[ATTENDED: February 24, 2012] The Peking Acrobats
The Peking Acrobats (let’s start simple) are acrobats from Peking, China.
As the show opened, there were ropes hanging from the ceiling (not secured to the ground). And then several men came out and climbed the ropes. Which would be no big deal, except that they climbed them like monkeys do–or more literally as if they were walking up the rope while holding on to the rope like a grappling hook line. From there they proceeded to leap back and forth between the ropes, winding themselves up and then rapidly spinning down until they almost hit the floor. Nothing I write will convey how amazing it was to watch.
And the best part about it was that that was, when all was said and done, perhaps the least interesting part of the show.
The acrobats typically altered between girls’ acts and boys’ acts (I can’t imagine the girls are any older than 16, while the boys maybe up to 18–if I am wrong then these are young-looking adults!). The boys’ acts were primarily ones of incredible strength and balance. The girls’ acts were primarily ones of amazing (and at times disturbing) flexibility and balance.
The boys were able to: while doing a one-handed hand stand, hop up and down a ladder made of small handholds; climb a stack of chairs (that were supported on four champagne bottles (!)) which reached as high as the balcony and then do a handstand on them; leap through a series of hoops (which were not secured, they were simply placed on a surface–which was obvious when one got knocked over) in the most unintuitive way ever–folding themselves as if they were touching their toes and jumping forward through them; do the amazing thing to the left
The girls were able to: balance an impossibly tall and precarious amount of glasses (on trays and piled high like an inverse chandelier) on what I believe was the bridge of her nose–and then climb a series of steps; bend their bodies in a way that I assume means they have no spine–so that their chins were on the ground and their feet went behind their heads and then were flat on the ground as well–in one variation, girls did this position while resting their chins on a ledge of an artificial tree, effectively making them look like branches. (The picture to the right doesn’t even begin to show what they were capable of).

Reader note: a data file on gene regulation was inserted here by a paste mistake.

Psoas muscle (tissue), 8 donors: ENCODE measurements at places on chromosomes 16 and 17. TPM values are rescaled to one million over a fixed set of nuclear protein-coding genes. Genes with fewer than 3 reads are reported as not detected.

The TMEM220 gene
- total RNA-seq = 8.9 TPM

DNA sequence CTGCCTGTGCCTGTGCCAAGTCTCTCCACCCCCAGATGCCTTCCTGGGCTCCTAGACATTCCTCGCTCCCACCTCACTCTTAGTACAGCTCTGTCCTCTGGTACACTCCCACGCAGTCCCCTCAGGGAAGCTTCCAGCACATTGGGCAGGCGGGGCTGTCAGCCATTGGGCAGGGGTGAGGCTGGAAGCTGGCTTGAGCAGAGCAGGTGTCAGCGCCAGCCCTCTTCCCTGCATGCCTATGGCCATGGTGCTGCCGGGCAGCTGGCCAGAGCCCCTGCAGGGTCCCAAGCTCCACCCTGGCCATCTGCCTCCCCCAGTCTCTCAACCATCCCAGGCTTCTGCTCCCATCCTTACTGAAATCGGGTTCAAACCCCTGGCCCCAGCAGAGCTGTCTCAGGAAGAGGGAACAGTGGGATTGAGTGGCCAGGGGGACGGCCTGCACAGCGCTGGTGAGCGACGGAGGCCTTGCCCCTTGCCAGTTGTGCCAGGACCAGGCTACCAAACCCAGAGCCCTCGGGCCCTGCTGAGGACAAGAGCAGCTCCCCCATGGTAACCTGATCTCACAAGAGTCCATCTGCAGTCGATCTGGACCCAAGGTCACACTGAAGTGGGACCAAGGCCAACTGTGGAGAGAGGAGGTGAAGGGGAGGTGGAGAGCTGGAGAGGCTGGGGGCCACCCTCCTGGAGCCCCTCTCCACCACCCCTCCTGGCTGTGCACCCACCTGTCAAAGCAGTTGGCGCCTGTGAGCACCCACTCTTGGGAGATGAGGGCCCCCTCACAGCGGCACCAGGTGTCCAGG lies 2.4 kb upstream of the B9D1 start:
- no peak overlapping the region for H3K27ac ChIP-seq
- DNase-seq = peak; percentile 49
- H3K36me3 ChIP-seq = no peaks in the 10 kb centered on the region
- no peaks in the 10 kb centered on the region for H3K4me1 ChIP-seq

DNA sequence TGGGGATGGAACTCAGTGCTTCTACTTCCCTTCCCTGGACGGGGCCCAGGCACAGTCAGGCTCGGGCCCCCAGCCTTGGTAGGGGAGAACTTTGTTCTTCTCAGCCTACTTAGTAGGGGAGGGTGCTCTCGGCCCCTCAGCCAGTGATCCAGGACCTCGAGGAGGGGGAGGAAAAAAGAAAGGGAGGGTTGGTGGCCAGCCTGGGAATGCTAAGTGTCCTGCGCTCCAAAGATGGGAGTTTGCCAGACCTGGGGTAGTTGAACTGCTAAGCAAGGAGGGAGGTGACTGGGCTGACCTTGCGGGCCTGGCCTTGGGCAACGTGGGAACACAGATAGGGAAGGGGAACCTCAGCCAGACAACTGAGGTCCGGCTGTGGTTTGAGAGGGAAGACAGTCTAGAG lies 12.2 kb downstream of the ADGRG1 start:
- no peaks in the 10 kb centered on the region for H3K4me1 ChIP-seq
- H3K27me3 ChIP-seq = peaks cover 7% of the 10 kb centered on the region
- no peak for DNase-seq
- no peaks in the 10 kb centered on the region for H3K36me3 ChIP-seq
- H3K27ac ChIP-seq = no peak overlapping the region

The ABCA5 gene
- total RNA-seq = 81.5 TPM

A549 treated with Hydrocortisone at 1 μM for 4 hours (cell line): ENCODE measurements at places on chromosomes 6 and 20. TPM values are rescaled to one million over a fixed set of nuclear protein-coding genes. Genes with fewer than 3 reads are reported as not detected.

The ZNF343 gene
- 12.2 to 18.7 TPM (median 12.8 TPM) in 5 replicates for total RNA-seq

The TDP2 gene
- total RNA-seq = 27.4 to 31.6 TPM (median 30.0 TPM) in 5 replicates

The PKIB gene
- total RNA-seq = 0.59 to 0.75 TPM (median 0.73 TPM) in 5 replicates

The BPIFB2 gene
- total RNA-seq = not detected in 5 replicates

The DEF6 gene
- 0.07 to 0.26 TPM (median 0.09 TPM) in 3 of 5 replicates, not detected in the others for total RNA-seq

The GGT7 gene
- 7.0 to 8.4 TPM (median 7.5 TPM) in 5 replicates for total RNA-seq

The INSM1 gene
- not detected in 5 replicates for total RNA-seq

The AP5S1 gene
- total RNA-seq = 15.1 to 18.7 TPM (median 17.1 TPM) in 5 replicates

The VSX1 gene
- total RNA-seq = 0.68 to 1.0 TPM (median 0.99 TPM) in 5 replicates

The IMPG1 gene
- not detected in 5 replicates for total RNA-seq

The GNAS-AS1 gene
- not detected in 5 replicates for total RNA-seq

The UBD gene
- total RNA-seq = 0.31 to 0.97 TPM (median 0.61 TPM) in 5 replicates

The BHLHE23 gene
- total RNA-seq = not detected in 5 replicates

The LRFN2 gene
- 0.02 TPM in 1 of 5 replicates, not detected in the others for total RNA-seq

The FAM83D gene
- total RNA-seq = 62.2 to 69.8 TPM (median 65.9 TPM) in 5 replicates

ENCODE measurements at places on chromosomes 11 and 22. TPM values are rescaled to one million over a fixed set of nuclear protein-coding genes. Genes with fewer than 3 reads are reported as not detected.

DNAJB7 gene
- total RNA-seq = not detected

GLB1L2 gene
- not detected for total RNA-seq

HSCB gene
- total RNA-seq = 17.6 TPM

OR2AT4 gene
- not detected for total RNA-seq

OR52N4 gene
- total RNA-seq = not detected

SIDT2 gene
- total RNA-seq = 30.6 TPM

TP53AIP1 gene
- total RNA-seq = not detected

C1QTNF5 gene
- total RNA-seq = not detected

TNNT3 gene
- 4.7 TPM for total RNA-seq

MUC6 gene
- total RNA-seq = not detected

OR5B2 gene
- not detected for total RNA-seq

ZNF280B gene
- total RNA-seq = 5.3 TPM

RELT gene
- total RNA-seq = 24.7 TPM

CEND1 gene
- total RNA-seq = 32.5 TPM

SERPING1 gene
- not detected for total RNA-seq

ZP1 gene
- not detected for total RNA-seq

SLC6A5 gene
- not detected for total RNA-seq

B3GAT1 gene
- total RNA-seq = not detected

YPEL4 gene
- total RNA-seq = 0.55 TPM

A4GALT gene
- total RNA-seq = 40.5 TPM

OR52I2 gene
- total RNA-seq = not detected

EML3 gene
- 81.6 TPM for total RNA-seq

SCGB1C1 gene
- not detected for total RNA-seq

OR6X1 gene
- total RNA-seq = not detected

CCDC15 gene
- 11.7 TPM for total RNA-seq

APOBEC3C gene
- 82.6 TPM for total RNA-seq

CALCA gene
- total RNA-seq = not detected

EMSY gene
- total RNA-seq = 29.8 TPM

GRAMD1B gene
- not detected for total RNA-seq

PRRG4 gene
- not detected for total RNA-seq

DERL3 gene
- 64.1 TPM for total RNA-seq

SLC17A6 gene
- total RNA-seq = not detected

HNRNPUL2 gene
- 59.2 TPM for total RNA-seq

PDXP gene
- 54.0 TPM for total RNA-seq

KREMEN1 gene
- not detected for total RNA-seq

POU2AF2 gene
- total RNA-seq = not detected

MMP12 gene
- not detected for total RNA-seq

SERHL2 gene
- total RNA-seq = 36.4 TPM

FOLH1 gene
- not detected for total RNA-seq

The girls’ acts were slower and more beautiful. There were also some cool Chinese musical instruments brought on stage to accompany the more stately performances. I think my kids may have gotten a little bored during these acts–which is understandable because they were slow (as you would expect of people doing incredible balancing). The boys’ acts were noisier and more raucous–like the guy juggling hats by throwing them around the stage. But this mix of fast and slow-paced the show wonderfully.
Some other highlights included a comic routine involving a man who could fold himself into a preposterously small tube and then crawl through it using…what? his fingers? his behind? I have no idea. And then…do it backwards. A woman who juggled by throwing balls at the floor. I don’t know if that’s easier or harder than juggling in the air, but when she had eight going at once it was astonishing to watch.
And finally, the most visually arrested spectacle was when they came out and did the lion dance. Dressed in the style of Chinese Dragons (big heads in front of long draped bodies) two people danced, climbed steps, leaped over each other and walked back and forth and up and down a ramp on a large ball. Now obviously we knew there were people in the costumes, but they moved with such precision that it was easy to believe that this was an animal. And you watched them thinking, wow, how does a lion do that, and then remembering that it is really two people working in perfect synchronicity and that was even more amazing.
Photos were not permitted, understandably, and I’m not even sure if they would do justice to what these men and women accomplished. They do things that the human body should be incapable of. Like having one’s mouth gaping open in shock for 90 minutes.
This was perhaps the most amazing thing I have ever seen.